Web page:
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Artist unknown (Roman): Mosaic with mask of Silenus (1st century A.D.)
" … all thanks to the mysterious power of Imposition."

Just about this time yesterday morning, I confidently predicted that I would never again find myself writing from this desk while looking out into a familiar backyard cast in predawn darkness, yet here I am, feeling like a living testament to the folly of feeling certain about anything in the future. Still, I cannot quite conceive of fully embracing uncertainty as a useful manner of living. My life so far has certainly proved to reinforce the innate folly involved in executing according to plans, but it seems schizophrenic in this respect, too, for sometimes careful planning seemed to deeply influence manifesting expected outcomes. I might not have ever been able to predetermine which plan might succeed or fail, but I also never managed to become quite cynical enough to reject the possibility that some planning might prove beneficial. Unlike a few of my forebears, I cannot believe that my future was pre-determined by either a loving or a vengeful god. I ain't no Job or Midas! I also question the absolute authority of my, or anybody's, free will, which might just be a useful fiction, but useful nonetheless.

Yesterday's plan of action governing the great move-out, the grand precondition for later moving in, itself a precondition for finally, eventually, SettlingInto, fell apart with whimpers.
Spring snow, not unknown in this region, complicated everything. Helpers arrived late. A slippery roadway prevented the mover from successfully executing his first part of the plan. By ten, he'd called off the move-out for that day, rescheduling it for two days later, when more snow was predicted. He spent the afternoon inventorying our stuff until he ran out of stickers, which only come in rolls of five hundred. How did we manage to accumulate so danged much stuff? I could not relate to us in boxes. Certainly he'd mistaken us for somebody else, but we were still us, disappointed that our grand plan had failed us or that we had failed it. It often feels as though we've failed when we apparently had nothing to do with the failure, other than to inflict expectations upon ourselves.

We'd imagined that we might impose our will upon the future and thereby achieve our SettlingInto, but wills, free or not, seem to always come with caveats. We might gain what we want, but not in the way we'd envisioned. Futures insist that some part of them be sourced through Imposition. We might fail at something but gain something better, or gain what we wanted only to feel cursed by the achievement. The absence of control over even one element cedes outcomes to powers other than our predictive ones, powers unnameable. Nothing's pre-determined and also nothing's purely chance. I suspect that we might always poison ourselves with our plans.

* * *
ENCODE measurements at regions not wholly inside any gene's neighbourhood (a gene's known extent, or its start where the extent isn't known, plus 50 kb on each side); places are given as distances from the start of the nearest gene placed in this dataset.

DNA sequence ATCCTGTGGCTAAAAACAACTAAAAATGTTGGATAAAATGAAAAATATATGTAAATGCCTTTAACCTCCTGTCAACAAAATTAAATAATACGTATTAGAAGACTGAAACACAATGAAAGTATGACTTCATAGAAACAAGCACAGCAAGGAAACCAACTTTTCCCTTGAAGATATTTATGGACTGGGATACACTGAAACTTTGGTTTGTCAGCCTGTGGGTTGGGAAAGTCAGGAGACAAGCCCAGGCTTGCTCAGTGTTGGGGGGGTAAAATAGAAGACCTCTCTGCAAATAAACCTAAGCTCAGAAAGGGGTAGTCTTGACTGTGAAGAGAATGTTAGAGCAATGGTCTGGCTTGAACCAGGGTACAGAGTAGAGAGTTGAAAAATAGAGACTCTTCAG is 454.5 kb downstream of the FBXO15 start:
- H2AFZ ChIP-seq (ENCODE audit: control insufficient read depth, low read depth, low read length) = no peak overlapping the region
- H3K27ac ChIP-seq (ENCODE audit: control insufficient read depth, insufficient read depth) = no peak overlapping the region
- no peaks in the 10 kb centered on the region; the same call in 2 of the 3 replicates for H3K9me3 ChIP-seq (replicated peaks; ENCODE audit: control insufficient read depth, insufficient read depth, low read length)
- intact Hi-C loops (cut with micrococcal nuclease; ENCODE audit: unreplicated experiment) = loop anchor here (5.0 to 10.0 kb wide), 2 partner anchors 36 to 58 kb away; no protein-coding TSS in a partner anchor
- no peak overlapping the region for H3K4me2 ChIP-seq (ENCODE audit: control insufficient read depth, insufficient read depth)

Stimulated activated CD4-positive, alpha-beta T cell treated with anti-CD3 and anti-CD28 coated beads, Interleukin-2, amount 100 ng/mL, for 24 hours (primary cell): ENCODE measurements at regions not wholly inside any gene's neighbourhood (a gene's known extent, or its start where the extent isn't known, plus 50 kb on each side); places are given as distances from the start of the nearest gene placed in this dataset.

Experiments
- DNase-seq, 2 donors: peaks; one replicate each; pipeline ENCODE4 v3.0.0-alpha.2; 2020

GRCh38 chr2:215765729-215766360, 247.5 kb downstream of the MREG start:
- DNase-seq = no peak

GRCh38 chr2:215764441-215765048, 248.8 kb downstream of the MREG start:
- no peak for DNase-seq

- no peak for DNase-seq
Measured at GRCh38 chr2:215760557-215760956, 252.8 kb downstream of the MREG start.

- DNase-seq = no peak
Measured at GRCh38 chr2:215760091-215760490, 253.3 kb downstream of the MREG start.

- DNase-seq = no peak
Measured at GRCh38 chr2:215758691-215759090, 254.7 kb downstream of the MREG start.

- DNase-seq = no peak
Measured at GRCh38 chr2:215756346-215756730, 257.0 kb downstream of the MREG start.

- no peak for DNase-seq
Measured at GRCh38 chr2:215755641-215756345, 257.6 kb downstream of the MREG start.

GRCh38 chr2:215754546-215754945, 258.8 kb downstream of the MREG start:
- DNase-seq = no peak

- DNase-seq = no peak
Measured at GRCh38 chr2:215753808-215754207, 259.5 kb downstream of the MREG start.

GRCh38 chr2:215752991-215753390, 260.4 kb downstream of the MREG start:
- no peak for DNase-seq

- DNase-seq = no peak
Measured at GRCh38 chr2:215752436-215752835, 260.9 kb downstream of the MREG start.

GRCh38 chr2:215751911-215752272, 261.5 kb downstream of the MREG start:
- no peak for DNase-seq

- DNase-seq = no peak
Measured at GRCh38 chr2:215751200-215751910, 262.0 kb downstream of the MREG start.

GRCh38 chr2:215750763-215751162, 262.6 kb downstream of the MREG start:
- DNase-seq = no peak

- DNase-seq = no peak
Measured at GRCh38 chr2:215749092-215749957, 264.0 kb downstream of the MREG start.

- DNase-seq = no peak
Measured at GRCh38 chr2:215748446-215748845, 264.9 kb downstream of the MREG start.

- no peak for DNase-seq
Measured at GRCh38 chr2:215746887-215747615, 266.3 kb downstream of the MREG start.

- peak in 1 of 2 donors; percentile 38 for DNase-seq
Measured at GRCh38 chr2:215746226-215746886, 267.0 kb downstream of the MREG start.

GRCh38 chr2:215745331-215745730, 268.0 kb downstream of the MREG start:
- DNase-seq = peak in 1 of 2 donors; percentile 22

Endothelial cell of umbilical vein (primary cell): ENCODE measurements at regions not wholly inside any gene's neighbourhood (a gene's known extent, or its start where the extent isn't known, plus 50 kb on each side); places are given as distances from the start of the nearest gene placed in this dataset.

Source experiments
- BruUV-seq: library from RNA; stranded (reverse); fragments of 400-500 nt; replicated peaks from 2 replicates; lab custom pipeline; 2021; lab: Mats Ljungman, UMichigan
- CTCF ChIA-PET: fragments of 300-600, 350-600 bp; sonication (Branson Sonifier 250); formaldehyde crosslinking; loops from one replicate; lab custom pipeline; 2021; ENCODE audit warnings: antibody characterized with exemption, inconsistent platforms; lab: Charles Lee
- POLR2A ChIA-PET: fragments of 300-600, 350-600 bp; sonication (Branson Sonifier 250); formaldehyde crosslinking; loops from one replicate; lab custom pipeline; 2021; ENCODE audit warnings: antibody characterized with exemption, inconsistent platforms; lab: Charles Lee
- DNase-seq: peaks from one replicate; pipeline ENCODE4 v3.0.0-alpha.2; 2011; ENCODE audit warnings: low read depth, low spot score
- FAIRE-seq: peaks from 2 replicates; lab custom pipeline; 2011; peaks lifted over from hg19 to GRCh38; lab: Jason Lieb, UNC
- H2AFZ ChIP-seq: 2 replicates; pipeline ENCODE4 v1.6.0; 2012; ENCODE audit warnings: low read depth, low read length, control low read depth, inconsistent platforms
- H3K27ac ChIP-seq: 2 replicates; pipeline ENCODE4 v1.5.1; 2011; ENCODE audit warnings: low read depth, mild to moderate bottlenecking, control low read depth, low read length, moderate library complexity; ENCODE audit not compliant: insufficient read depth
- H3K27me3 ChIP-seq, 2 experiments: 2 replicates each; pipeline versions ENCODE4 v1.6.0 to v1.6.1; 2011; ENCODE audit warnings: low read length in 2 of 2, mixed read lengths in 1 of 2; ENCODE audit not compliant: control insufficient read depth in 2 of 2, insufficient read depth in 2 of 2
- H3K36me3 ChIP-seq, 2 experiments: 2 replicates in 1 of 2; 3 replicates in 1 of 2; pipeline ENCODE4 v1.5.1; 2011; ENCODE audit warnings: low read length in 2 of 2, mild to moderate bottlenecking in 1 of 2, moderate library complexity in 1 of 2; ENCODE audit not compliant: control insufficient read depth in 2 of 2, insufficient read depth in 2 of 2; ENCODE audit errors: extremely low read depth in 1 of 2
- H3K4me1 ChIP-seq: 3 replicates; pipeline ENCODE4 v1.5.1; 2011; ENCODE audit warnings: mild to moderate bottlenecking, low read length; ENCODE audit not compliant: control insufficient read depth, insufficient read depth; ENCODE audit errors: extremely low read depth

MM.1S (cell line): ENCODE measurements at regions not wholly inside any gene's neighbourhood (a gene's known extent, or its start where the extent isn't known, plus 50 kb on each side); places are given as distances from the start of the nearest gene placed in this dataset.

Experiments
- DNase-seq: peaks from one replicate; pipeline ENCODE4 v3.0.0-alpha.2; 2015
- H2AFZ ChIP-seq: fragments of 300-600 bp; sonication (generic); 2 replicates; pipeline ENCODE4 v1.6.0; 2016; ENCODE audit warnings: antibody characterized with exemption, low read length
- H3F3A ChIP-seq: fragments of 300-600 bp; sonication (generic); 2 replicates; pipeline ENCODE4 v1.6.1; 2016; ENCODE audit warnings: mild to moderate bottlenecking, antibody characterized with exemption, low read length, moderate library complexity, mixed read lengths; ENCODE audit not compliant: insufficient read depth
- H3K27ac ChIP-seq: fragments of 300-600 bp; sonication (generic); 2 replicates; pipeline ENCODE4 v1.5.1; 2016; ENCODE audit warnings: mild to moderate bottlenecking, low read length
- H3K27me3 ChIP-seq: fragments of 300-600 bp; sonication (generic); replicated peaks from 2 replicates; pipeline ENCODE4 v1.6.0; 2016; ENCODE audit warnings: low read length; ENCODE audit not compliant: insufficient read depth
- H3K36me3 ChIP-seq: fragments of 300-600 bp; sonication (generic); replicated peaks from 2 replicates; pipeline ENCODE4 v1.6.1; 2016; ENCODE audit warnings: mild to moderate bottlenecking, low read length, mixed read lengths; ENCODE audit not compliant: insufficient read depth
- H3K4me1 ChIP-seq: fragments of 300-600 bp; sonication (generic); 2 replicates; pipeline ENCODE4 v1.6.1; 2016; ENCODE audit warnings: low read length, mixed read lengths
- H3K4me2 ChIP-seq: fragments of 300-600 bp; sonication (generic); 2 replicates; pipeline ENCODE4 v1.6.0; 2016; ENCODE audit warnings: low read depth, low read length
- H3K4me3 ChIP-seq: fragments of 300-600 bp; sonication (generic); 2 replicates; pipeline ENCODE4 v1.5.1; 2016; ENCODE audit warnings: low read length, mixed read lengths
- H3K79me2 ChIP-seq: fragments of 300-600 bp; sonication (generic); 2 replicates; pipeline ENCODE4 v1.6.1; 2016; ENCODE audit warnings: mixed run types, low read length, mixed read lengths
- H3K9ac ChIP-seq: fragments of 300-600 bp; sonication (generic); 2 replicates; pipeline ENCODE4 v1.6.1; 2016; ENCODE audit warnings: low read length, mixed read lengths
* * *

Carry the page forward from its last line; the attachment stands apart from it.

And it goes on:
Poisoned, then, we might feel protected. A certain sense of destiny reassures us as if we possessed powers previously unknown to us. This world has not changed so that we might finally gain an easier path. The road's the same in every direction to every possible destination, nobody's especially cursed or blessed. Not even us. We briefly believed in our powers of Imposition before ceding recognition that we were always engaged in a longer-term negotiation with other Impositions, each in turn influencing possible outcomes until some future emerges. We learned that our home has a possible CO2 leak that needs fixing, better done with our delayed arrival leaving nobody living in the place. Our original exit plan could have used some improvements, ones now convenient due to the move-out delay. The float we'd planned to sustain us needs some adjusting. Some elements just got more complicated while others automatically fixed themselves, all of which left me here sitting where I'd just yesterday so confidently predicted that I'd never sit again, all thanks to the mysterious power of Imposition. Amen.

©2021 by David A. Schmaltz - all rights reserved

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